Zim government offers to help repatriate its citizens in SA

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Zimbabwe ambassador to South Africa, David Hamadziripi.
Zimbabwe ambassador to South Africa, David Hamadziripi.
Ntwaagae Seleka


The Embassy of Zimbabwe in South Africa has offered help to repatriate its citizens who are willing to return to Zimbabwe.

The announcement by the Zimbabwean ambassador to South Africa David Hamadziripi on Thursday came as government was preparing for chaos ahead of the deadline for the Zimbabwe Exemption Permit (ZEP) expiration, which comes into effect at the end of June.

READ: Zimbabweans trying to leave South Africa turned back at Beitbridge border

The South African government announced in November 2021 that it would not renew the permits, which allowed Zimbabwean nationals to stay, study and work in South Africa. The decision could see 180 000 permit holders being classified undocumented and facing deportation.

Hamadziripi said:

Since the announcement of the decision by the government of South Africa to not renew the ZEP, the government of Zimbabwe has stated, on numerous occasions, its readiness to not only welcome but also facilitate those ZEP holders who wish to return to Zimbabwe.

The ambassador told journalists at the Pretoria-based embassy that the assistance would be in various ways, including but not limited to transportation and assistance with waiving some of the tax obligations to facilitate a smooth crossover into the country.

"To adequately prepare to do so, the embassy and the consulates of Zimbabwe will be conducting a mapping exercise to identify and register ZEP holders who wish to return home. The mapping exercise will be conducted in February and March across all provinces of South Africa. This exercise is composed of two parts, the first being online registration, while the second part involves physical visits by the multi-sectoral teams to designated areas across South Africa," he said.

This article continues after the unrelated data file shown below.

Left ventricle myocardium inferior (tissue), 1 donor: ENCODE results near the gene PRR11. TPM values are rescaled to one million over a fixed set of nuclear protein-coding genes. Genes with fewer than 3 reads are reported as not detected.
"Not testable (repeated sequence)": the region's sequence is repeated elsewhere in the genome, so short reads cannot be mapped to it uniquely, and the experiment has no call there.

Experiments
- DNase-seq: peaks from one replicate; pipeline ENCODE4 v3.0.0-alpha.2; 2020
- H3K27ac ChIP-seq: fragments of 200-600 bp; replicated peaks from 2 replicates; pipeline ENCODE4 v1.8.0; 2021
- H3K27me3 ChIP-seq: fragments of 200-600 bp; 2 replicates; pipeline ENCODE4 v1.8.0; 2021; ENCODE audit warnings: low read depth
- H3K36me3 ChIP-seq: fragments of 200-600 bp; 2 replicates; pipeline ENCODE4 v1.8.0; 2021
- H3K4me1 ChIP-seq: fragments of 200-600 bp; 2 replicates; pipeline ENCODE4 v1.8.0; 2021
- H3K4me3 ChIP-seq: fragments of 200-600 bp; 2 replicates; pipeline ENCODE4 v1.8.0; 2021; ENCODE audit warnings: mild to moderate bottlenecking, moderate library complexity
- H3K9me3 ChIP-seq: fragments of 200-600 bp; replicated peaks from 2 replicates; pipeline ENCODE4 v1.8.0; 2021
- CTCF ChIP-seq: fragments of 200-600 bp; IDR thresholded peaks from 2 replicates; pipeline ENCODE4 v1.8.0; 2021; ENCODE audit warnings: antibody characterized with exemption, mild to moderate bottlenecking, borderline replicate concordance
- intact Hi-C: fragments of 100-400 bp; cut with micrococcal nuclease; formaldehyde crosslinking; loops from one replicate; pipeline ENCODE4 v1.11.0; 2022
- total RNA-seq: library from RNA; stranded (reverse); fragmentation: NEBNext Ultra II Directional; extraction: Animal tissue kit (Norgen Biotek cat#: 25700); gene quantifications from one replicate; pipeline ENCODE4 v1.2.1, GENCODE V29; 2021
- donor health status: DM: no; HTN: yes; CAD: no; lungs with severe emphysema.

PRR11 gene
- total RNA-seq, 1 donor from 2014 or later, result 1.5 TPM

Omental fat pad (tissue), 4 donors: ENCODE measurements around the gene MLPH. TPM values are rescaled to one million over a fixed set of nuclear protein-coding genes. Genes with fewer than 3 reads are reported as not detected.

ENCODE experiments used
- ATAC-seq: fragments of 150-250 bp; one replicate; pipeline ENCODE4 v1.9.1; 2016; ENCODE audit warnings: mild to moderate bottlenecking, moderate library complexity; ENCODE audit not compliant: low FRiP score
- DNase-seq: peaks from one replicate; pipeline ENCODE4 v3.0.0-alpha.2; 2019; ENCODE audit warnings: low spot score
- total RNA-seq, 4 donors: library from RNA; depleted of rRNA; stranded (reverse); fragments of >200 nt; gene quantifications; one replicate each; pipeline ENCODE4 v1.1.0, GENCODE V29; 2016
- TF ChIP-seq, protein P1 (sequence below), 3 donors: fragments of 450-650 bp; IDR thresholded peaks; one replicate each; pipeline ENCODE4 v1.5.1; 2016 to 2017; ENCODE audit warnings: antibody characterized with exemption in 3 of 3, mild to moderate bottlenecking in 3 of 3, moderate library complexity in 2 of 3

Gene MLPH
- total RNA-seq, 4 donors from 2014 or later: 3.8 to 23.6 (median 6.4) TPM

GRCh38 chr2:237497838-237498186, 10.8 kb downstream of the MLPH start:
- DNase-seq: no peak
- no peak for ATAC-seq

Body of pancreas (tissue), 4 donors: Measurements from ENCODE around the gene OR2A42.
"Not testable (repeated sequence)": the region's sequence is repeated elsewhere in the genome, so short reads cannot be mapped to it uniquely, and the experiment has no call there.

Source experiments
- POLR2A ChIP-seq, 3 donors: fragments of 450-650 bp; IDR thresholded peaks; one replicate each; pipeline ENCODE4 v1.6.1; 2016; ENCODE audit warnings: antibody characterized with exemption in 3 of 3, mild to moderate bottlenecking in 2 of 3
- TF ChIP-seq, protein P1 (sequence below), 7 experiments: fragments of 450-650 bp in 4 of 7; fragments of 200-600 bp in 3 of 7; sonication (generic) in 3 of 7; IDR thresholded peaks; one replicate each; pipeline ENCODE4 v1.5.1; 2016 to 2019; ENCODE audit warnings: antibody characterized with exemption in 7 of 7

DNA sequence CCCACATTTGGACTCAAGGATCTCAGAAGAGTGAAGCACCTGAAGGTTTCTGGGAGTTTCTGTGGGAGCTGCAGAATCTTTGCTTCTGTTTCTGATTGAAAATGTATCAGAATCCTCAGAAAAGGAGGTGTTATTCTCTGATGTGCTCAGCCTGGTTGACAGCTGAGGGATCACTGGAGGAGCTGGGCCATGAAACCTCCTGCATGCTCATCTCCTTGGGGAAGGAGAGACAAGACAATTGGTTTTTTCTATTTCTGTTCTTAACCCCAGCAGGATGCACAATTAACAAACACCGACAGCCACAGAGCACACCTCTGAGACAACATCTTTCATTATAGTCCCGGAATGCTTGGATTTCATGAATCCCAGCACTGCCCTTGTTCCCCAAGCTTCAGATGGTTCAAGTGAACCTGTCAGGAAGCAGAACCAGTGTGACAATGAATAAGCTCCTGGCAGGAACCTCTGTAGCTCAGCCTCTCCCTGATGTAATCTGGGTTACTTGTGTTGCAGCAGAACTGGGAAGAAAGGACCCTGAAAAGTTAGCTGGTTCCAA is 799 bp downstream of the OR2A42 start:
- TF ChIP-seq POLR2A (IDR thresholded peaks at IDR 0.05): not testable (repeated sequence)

READ: Scrapping Zim permit will cause humanitarian crisis, activists warn

Hamadziripi added the teams consisted of officials from the embassy, the consulates and several Zimbabwean government ministries.

 The ambassador said their programme was a voluntary process and that those who wished not to comply with the call to be assisted to return home should be reminded to obey the laws of South Africa.

The embassy takes this opportunity to remind Zimbabwean nationals living in South Africa to be law-abiding citizens and respect the laws of the land.

Hamadziripi did not want to comment on whether the embassy was in talks with the South African counterpart in a bid to have the decision rescinded. He said as the government of Zimbabwe, they recognised the challenges the country faced, but respected the decision by the South African government as a sovereign state.

The Helen Suzman Foundation and the Zimbabwe Immigration Federation have approached the North Gauteng High Court against Home Affairs Minister Aaron Motsoaledi, seeking an order that would change the South African government's position. The case is set to be heard from April 11 to 14.

READ: Zimbabwean government unsettled by non-renewal of SA permits

The Allied Strikers Forum of SA and Operation Dudula have also applied to join the proceedings.

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